A Panopoly of Wonder
September 7, 2010

This post from All Things Shining ends on a fascinating note:

The book is predicated in part on the idea that the death of God is the death of this sense of the unity of all wonders.  Not that certain individuals can’t feel it, but that it is no longer a background assumption of the culture.  As Heidegger says in “The Question Concerning Technology,” this is the most extreme danger.  For it initiates the possibility that we will no longer experience ourselves as receptive beings at all.  (Long story about why.)  But if we get in the right relation to this danger, experience it as a danger, then it becomes a saving possibility as well.  For it reveals a genuine plurality of wonders that is even better than the plurality Homer’s Greeks experienced; a “new beginning” that is not the same as their “first beginning”.  For the Greeks the plurality of wonders came with a felt temptation to unity, a temptation they were eventually unable to resist.  But that temptation is now closed off with the death of God, so our saving possibility, if we take it up, will put us in a genuinely different place than the Greeks.  Anyhow, that’s the idea.  But the worry is that it’s based on a distinction that is too clever by half.  That’s as far as I’ve gotten so far…

I haven’t read “The Question Concerning Technology,” but I believe Dylan Matthews has. He can probably evaluated what’s going on in this passage better than I can.

In the meantime, I’m intrigued by Professor Kelly’s use of the “death of God” concept here. The contours of my argument were different, but I have previously argued that modern society has a very real “God is dead” problem.

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God Is Dead
June 20, 2010

Friedrich Nietzsche
Image via Wikipedia

I’ve read very little Nietzsche, but this famous passage in The Gay Science left a very strong impression on me when I first read it. It’s the context for the philosopher’s infamous assertion that “God is dead,” and after getting that context I finally understood what he meant.

Many of you already know this, so I’m going to gloss it very quickly: Nietzsche is obviously not arguing that man literally murdered God. What he is instead suggesting is that man has surpassed and demolished an old, antiquated morality associated with our conception of God. And when the madman who brings this news realizes that he has “come too early,” this is because even the atheists who he tells this to do not grasp the implications.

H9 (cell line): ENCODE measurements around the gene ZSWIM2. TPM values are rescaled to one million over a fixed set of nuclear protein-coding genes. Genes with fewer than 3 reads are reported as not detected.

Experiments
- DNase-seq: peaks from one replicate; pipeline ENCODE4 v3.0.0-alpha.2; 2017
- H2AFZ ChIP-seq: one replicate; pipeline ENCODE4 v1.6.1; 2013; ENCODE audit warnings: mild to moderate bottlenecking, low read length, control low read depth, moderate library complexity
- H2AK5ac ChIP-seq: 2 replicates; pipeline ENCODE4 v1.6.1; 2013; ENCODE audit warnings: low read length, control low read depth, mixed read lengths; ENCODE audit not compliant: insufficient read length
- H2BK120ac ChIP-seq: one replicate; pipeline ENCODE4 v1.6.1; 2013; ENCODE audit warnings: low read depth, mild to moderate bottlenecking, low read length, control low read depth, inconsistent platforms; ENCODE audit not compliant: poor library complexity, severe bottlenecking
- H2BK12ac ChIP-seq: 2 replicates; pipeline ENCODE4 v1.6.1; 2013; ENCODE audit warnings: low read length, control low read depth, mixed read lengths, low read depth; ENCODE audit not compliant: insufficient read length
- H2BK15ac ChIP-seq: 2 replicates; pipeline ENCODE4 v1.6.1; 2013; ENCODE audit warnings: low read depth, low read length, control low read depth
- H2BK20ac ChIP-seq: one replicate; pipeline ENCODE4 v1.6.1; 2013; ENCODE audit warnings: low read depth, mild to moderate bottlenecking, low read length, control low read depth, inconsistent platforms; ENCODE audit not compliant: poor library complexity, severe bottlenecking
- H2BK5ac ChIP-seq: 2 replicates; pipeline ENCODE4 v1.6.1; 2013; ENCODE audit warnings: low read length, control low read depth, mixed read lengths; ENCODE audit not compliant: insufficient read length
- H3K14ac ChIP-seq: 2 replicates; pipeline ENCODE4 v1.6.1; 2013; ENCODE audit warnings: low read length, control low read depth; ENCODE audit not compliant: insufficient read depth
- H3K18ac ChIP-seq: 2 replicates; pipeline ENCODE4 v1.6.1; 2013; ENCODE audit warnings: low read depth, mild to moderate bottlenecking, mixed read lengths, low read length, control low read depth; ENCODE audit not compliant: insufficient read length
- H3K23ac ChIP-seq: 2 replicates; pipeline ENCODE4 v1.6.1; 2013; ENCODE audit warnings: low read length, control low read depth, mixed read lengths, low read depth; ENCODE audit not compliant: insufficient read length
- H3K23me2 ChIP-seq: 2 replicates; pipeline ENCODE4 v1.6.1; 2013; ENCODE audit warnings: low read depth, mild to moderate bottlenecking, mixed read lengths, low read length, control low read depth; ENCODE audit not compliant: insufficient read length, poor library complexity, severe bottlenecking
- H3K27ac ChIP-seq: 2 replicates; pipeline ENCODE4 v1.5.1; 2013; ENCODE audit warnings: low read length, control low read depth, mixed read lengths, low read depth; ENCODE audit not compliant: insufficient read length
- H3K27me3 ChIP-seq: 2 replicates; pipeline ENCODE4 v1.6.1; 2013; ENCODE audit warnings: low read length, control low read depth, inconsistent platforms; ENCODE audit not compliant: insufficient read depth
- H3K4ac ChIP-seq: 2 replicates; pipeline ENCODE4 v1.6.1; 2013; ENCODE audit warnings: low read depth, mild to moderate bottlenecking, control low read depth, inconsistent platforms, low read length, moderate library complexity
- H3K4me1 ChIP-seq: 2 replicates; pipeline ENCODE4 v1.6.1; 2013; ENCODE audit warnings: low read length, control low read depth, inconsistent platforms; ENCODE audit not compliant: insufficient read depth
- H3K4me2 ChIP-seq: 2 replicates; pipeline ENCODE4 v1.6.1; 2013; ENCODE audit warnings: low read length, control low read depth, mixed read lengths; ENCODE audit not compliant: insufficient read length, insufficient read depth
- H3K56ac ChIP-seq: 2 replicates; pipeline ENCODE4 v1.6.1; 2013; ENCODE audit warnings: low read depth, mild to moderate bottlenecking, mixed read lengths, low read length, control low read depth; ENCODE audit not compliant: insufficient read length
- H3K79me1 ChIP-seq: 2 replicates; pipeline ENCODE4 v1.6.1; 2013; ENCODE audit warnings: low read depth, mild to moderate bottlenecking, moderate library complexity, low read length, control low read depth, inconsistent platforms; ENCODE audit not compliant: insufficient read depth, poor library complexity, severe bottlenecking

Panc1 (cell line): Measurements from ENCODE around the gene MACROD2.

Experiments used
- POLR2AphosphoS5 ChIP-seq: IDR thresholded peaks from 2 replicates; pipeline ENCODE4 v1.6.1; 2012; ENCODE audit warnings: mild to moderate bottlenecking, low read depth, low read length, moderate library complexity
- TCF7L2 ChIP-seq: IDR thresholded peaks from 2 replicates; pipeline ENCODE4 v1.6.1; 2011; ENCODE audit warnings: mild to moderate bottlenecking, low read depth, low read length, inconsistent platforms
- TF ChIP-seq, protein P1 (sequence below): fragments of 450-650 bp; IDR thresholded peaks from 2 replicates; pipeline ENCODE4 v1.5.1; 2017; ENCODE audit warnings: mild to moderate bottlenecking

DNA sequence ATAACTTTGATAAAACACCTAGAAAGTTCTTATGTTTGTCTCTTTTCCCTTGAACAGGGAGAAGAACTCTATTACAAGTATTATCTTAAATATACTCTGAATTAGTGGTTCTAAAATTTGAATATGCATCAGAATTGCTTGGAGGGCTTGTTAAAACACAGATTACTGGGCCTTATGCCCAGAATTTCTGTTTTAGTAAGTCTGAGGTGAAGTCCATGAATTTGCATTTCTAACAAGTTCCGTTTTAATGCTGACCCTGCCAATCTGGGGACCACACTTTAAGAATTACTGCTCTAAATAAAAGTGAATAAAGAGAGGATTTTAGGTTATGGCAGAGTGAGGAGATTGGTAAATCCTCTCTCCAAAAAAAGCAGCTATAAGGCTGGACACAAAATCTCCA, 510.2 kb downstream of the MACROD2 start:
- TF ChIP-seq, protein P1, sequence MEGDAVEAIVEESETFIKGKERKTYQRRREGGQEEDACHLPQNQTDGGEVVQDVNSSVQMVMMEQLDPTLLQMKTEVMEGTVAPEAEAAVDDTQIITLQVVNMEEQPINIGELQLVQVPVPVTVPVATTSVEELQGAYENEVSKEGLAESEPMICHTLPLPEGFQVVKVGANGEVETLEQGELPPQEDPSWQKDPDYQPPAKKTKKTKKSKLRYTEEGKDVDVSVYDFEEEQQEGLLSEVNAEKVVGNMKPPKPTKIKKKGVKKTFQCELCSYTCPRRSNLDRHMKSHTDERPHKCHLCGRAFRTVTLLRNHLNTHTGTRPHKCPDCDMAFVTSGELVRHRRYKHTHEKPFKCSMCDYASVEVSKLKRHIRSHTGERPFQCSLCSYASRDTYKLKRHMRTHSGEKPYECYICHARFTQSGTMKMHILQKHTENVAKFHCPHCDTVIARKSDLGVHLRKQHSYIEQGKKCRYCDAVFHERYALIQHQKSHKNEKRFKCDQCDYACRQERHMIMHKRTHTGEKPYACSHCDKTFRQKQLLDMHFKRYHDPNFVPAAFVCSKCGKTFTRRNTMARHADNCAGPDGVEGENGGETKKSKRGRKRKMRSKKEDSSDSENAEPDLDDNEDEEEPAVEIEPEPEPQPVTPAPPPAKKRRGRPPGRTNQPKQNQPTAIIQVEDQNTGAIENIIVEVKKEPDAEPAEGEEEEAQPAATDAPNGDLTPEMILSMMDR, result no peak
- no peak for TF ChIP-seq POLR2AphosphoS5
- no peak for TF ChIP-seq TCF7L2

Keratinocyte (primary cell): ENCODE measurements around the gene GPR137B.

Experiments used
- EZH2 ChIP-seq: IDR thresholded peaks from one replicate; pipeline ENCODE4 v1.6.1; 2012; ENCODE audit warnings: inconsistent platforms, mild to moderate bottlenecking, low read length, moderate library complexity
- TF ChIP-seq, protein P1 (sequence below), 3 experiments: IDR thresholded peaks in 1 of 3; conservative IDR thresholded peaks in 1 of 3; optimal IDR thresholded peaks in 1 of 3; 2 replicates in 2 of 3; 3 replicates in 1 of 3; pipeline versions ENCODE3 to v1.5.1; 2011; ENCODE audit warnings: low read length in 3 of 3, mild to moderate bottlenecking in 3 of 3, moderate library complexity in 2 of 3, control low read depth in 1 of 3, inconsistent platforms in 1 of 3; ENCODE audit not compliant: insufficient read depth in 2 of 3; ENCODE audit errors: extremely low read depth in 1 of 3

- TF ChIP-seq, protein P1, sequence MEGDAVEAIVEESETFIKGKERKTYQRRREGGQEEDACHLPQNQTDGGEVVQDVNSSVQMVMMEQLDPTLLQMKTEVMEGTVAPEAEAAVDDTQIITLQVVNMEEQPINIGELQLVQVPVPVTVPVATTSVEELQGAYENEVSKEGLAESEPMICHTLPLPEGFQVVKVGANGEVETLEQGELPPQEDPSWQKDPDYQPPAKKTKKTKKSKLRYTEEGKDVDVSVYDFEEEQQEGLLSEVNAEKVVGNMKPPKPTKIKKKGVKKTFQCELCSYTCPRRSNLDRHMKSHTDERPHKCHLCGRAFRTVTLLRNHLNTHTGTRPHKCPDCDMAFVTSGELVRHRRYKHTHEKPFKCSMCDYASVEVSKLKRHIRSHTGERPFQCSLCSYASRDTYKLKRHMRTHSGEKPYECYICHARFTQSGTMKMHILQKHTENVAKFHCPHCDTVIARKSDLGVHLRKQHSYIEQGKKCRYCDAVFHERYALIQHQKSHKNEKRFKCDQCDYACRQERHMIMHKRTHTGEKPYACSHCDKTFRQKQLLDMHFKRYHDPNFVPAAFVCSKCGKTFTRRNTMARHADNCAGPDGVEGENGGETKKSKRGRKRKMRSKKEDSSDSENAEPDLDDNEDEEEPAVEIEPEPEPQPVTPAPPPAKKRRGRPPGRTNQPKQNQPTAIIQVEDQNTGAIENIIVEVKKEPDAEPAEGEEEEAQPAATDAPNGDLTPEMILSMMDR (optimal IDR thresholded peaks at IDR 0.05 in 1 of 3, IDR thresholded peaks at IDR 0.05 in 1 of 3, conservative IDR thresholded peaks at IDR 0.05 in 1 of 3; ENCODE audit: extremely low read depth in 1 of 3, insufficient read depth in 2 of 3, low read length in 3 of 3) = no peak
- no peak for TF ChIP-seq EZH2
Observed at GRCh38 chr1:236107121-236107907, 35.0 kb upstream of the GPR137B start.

This parable is, I believe, even more salient now than it was in Nietzsche’s time. And it carries special significance for this generation of Americans. Our parents, the boomers, are the ones who, in Nietzsche’s words, “killed God”—they are the generation of the hippies, the civil rights movement, the sexual revolution, and the other various political and cultural upheavals that weakened the white, Christian, heteronormative patriarchy that until the past few decades has unquestionably dominated this country.

This isn’t to suggest that racism, sexism and other traditional forms of American elitism are dead—only that the cultural norms that tied them into some kind of comprehensive national narrative are. Even the political movement most concerned with ostensibly returning us to the old system—the Tea Party movement—is essentially a nihilistic movement, motivated more by self-interest, directionless rage and various racial and classist resentments than a cohesive vision of how America should be. They seek to essentially undo the undoable.

But that doesn’t mean we shouldn’t be worried. Just because the revolution already happened doesn’t mean it can’t still fail, and my biggest fear is that it will, for the reason that most revolutions fail: demolishing a cathedral is a lot easier than building a new one in the rubble. Tea Party nihilism is a monstrous ethical philosophy, and I’m no more satisfied by Nietzsche’s “master morality.” If this country is going to survive and flourish, we need to build a new, better morality. It is my conviction that the burden of doing so lies with my generation, and what scares me is that I don’t think we have either recognized or reacted to this burden.

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